School of Mathematics

Search site

Brian Golding

Deputy Director of Weather Science at the Met Office

What is your current position?
Deputy Director of Weather Science at the Met Office.

What does your current role involve?
Co-leadership of Met Office Science and strategic management of weather, ocean and air quality forecasting science.

How do you use the knowledge you gained from your studies in your job?
In my final year at Leeds, I specialised in fluid mechanics and computational methods, the two primary knowledge areas underpinning numerical modelling of the atmosphere. More generally, my mathematical training enables me to speak and understand the language of the bright young scientists who are now at the forefront of research.

What has been the highlight of your career so far?
Amongst many, the operational implementation of the 15km resolution non-hydrostatic weather forecast model for the UK in 1986 was probably the best, as it put the Met Office in a world leading position in local-scale Numerical Weather Prediction.

How do you think that maths graduates would benefit from following your chosen career?
Applications of Mathematics in the Met Office are hugely diverse, so the new graduate or postgraduate entrant can choose either to specialise in a specific area of meteorology, or to move between areas, applying their mathematical expertise to problems in climate change, atmospheric physics, data assimilation etc etc, or elucidating the connections between weather and society, the economy, human health, ecosystems etc etc. It is possible to remain a scientist while progressing to a senior leadership position, but many scientists choose to move into service provision or corporate management. Whatever the choice, everyone in the organisation has the satisfaction of contributing to an enterprise that so obviously addresses real needs.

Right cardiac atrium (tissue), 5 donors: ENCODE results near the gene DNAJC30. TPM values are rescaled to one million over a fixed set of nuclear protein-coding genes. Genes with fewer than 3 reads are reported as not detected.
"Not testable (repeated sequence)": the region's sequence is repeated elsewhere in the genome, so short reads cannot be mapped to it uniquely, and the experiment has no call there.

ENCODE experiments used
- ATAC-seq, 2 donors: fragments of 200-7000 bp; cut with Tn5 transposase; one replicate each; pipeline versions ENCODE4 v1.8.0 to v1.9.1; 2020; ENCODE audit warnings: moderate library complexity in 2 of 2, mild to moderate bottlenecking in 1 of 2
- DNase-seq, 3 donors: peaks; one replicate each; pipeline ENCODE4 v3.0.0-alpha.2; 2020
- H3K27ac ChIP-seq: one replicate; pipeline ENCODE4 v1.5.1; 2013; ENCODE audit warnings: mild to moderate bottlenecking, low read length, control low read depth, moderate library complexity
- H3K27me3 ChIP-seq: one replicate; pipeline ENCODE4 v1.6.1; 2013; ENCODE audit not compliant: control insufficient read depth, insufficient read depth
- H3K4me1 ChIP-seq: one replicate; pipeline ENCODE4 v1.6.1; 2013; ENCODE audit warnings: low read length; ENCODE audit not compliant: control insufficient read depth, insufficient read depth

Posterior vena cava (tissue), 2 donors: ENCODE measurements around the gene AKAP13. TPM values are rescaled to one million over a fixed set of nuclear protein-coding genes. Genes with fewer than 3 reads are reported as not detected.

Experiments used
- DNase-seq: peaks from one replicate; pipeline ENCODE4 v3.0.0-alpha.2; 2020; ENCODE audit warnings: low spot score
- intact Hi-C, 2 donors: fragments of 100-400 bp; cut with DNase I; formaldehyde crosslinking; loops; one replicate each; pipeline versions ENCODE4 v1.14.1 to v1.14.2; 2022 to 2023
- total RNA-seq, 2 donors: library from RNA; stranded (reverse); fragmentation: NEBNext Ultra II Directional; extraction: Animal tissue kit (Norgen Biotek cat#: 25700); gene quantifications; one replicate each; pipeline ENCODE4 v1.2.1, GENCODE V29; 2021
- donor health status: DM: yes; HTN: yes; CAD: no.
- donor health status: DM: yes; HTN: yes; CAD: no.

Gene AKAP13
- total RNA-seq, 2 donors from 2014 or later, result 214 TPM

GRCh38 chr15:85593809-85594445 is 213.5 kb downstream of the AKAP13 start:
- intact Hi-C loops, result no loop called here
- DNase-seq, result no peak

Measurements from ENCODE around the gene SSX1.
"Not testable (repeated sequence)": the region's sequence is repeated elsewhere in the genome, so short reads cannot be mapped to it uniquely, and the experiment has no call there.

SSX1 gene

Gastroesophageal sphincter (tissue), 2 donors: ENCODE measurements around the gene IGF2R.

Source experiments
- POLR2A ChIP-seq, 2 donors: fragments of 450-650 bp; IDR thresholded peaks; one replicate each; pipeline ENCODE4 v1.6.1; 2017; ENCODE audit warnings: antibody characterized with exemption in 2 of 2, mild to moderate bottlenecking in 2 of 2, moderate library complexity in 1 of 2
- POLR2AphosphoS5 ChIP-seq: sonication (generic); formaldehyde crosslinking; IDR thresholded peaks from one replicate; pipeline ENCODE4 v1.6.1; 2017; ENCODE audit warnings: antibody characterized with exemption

Why did you choose to study maths?
The requirement for entry to the Met Office was a maths or physics degree. Maths was my stronger subject.